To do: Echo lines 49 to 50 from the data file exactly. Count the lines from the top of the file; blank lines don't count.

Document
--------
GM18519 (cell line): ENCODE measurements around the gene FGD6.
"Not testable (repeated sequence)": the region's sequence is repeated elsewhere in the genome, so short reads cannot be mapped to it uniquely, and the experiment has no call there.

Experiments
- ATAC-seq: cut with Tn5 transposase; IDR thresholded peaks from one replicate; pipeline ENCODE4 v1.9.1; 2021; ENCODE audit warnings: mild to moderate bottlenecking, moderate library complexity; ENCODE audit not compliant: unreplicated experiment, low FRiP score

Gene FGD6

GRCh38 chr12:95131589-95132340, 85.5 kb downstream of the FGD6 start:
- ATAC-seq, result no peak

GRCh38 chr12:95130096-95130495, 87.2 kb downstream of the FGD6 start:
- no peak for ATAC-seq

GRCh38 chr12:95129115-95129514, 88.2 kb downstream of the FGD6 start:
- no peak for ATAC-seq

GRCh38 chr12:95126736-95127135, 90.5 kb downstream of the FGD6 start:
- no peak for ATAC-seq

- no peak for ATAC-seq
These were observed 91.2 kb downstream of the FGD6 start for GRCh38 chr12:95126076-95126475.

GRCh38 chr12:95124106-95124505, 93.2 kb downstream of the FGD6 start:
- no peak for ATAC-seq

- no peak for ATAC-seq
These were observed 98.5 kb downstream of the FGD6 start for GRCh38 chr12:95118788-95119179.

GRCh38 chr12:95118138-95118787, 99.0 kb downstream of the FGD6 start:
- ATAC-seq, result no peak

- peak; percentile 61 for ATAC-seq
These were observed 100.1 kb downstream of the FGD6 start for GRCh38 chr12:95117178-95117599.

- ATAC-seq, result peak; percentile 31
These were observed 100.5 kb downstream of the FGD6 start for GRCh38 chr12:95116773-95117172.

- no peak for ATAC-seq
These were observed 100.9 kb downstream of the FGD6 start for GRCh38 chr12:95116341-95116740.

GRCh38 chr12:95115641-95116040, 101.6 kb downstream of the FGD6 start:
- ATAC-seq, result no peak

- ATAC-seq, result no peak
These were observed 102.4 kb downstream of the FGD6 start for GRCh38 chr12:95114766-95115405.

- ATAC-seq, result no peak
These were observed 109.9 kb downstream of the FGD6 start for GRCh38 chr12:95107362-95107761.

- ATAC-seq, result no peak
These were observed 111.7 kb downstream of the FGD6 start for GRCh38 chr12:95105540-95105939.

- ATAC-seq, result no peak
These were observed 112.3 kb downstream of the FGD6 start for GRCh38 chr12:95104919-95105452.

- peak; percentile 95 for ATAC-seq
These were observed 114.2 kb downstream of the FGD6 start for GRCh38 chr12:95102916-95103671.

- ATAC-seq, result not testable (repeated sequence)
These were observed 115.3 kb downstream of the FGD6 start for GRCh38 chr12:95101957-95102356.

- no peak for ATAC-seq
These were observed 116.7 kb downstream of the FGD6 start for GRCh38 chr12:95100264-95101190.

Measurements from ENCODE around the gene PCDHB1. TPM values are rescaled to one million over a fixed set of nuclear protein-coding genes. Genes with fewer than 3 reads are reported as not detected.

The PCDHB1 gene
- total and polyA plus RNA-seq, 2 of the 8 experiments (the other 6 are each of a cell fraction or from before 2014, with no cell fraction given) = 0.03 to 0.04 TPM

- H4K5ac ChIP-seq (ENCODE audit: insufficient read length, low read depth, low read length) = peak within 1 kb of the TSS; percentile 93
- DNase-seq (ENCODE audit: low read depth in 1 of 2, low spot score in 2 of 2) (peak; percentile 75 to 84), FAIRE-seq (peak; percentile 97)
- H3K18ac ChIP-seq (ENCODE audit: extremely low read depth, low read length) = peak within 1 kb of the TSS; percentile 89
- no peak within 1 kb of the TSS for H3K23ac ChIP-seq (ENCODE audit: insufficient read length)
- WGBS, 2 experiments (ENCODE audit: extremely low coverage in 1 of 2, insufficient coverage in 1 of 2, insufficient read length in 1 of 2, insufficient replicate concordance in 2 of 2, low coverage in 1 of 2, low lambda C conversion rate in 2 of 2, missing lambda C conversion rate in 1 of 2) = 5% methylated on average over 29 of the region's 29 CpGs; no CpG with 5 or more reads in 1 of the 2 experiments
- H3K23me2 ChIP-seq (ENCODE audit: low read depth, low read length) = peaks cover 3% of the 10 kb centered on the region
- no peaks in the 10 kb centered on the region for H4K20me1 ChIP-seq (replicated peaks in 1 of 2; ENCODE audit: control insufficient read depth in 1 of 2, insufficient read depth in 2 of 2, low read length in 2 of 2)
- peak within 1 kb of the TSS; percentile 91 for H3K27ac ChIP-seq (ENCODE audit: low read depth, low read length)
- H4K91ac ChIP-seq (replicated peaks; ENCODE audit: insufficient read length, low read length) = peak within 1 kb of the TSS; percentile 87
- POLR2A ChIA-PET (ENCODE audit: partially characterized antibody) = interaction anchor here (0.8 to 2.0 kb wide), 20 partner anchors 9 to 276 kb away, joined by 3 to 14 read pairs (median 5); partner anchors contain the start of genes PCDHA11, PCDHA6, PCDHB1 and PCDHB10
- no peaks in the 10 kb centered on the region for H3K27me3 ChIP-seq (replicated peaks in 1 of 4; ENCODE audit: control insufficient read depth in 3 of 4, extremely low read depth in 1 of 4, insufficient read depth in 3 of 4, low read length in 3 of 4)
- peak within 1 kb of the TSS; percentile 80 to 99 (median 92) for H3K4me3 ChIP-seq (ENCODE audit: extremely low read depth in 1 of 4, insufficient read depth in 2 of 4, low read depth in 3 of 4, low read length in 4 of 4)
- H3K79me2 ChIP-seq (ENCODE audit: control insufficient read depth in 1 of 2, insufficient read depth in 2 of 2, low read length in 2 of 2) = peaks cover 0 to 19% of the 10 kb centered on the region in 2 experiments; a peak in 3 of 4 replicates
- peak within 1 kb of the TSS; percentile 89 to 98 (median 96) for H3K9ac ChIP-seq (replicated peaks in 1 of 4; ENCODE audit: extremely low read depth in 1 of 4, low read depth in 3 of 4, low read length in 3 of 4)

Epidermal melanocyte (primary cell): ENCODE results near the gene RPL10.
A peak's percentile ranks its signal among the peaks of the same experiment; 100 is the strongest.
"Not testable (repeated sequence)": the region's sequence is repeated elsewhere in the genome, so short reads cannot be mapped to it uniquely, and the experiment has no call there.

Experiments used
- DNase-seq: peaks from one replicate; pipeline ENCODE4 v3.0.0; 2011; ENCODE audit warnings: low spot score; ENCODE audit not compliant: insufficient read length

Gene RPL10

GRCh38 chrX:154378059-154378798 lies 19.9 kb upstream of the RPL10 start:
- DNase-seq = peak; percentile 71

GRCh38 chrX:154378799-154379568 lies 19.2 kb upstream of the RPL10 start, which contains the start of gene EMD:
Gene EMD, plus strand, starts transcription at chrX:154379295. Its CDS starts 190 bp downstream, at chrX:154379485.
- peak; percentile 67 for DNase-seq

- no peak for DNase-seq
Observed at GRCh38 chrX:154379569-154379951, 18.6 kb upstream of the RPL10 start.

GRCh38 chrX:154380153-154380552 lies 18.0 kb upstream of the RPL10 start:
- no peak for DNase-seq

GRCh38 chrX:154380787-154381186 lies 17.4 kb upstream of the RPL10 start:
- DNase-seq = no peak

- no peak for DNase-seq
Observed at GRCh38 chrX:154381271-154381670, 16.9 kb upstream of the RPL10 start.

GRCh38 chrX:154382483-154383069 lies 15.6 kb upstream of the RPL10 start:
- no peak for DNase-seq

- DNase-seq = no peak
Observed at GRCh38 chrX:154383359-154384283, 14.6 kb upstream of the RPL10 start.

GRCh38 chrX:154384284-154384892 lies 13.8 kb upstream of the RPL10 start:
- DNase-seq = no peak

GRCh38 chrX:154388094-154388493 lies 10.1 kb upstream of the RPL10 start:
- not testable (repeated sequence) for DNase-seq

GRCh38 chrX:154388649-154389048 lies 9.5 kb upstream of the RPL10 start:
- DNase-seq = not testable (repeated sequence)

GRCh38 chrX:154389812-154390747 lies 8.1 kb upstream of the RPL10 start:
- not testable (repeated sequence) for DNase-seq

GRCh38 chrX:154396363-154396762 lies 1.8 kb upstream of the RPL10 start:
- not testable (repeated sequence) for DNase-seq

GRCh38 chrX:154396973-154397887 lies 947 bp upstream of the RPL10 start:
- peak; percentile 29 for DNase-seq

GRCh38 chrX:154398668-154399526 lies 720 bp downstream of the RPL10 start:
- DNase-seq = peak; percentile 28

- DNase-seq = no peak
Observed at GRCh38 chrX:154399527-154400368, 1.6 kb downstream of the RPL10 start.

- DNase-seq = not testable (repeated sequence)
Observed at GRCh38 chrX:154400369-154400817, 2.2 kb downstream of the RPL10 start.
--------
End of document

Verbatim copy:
- H3K18ac ChIP-seq (ENCODE audit: extremely low read depth, low read length) = peak within 1 kb of the TSS; percentile 89
- no peak within 1 kb of the TSS for H3K23ac ChIP-seq (ENCODE audit: insufficient read length)